Interactive Fragrance Technology

We’re entering a new age of electronic perfumery that will have a radical impact on health, wellbeing and the way users experience things in everyday life. Smell has the power to evoke emotion because olfactory substances impact directly with the limbic system in our brain. Nowadays, technology only reaches out to sight, sound and touch senses to enhance users’ experiences; however, due to technological constraints, there has been limited use of scents to enhance a user’s olfactory experience.

Scentsory Design® is a ‘science fashion’ project that unites emerging technologies, wellbeing and fashion with the ancient art of perfumery and the therapeutic power of essential oils. It stems from the realms of science fiction and explores interactive fragrance technology currently being developed at Central Saint Martins College of Art & Design. Inspired by the military police in ‘Star Trek: The Next Generation’ who sniffed aromas in their uniforms to enhance mood, Scentsory Design® invents a new vehicle to deliver scent from ‘smart clothing’. By creating an electronic scent symphony that emulates musical notes on a piano, it is possible to create a new concept in perfumery – like an olfactory keyboard that has the ability to choose from an entire palette of scents changing over time.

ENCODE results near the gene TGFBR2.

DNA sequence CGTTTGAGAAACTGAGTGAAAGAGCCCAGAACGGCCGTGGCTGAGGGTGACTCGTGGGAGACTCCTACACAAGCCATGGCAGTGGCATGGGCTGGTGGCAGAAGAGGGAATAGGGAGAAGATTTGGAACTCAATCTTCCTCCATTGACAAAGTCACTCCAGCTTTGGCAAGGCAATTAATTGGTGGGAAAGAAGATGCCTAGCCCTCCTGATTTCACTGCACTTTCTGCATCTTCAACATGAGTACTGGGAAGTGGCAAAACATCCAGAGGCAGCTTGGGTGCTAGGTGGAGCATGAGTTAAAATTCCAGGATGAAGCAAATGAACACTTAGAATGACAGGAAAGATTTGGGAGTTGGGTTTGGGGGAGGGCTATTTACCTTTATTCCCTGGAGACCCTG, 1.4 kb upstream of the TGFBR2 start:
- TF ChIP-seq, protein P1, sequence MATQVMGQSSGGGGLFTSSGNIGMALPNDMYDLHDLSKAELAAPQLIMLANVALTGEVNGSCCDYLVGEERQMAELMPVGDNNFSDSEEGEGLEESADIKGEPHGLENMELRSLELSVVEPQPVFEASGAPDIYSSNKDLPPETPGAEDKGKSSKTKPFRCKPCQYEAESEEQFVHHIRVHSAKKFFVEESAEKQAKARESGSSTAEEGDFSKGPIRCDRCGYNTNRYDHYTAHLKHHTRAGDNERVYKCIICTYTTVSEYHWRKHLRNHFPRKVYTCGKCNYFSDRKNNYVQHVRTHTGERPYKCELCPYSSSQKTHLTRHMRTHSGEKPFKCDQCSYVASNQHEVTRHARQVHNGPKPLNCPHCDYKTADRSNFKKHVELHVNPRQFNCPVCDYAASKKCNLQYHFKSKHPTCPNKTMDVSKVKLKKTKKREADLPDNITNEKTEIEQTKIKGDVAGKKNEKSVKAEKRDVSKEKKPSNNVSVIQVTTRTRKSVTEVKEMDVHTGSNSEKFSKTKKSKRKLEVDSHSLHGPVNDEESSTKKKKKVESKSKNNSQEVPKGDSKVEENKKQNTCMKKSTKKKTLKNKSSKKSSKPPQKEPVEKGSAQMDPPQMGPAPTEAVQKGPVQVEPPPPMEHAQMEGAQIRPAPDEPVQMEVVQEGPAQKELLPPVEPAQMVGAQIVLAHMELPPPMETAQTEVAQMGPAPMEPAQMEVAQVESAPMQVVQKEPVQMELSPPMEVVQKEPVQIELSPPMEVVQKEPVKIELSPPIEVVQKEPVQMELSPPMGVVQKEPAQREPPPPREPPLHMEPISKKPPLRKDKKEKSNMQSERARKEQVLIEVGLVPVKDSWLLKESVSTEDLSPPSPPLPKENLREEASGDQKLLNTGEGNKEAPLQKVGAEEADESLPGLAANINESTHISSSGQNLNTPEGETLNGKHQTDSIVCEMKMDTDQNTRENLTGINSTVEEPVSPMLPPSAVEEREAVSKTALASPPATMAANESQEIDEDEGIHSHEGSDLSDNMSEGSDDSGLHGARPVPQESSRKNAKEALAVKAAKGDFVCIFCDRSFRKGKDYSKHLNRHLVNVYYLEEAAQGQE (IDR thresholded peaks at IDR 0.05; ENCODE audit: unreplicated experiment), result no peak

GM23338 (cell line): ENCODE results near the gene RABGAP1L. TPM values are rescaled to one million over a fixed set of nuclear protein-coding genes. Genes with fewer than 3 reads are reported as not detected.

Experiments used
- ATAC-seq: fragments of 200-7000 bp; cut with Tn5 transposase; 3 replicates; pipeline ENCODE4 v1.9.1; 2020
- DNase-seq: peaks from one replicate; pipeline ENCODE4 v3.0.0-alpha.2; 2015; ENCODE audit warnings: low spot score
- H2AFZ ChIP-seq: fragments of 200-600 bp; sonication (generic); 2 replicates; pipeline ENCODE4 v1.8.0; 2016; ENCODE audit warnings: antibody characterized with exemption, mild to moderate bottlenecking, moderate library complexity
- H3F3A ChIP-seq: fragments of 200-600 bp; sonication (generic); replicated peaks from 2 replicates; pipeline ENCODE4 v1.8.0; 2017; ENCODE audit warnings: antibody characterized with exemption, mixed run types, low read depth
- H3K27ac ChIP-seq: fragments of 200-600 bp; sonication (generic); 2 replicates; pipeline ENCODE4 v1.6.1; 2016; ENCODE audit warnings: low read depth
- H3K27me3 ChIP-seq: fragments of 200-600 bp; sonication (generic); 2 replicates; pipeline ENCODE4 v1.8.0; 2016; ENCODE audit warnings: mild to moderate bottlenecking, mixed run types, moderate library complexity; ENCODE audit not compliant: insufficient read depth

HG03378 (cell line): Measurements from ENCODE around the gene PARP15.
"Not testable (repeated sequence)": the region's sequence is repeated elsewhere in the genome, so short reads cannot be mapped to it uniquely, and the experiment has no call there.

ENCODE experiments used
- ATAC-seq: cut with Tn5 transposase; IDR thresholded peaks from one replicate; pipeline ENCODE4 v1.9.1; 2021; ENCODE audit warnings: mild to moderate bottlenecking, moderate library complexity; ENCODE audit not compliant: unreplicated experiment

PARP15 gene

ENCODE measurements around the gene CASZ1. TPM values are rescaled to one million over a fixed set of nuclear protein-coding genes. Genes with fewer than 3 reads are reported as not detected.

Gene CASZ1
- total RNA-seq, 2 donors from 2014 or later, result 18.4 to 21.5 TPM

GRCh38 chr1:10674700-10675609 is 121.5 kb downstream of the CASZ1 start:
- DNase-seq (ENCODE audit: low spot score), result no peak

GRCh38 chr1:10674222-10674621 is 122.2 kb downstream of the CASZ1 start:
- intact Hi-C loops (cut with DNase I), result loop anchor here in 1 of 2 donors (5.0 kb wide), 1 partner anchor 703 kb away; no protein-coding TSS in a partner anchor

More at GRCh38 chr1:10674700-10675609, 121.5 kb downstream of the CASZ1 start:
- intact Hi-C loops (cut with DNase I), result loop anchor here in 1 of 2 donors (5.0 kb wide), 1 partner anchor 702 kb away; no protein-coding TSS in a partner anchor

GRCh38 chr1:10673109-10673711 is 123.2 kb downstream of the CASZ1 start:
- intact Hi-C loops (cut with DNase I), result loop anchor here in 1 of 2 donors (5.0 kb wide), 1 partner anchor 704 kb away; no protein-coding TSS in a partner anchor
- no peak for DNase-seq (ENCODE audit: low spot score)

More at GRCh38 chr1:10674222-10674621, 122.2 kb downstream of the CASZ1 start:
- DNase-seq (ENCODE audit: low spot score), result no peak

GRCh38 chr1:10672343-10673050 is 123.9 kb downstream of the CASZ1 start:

The clothes offer a personalised, controllable ‘scent bubble’ that is activated by the wearer alone from high-tech fashion or jewellery. This can be programmed to deliver a ‘wardrobe of fragrances’, depending on mood or time of day, whilst complementing the audio/visual senses. If combined with biometric sensors that measure how you are feeling, clothes could dispense soothing scents to cheer you up or reduce stress or boost energy levels. Similarly, relaxing scents could fight tiredness, or analgesic scents could relieve pain for cancer-care. Scents could even be used to improve memory at school, or as a way for people to communicate their feelings towards one another. Adding scent as a 4th dimension could be used for entertainment within interactive game consoles, tablets, MP3 players and mobile phones.


In the future it will be possible to administer medication in this way – but for the time being we will experience interactive clothes that make scents!


Have a look at the scent palette in the video clip at the bottom of this page, and if this is an area you would like to consider for your future career, you could be: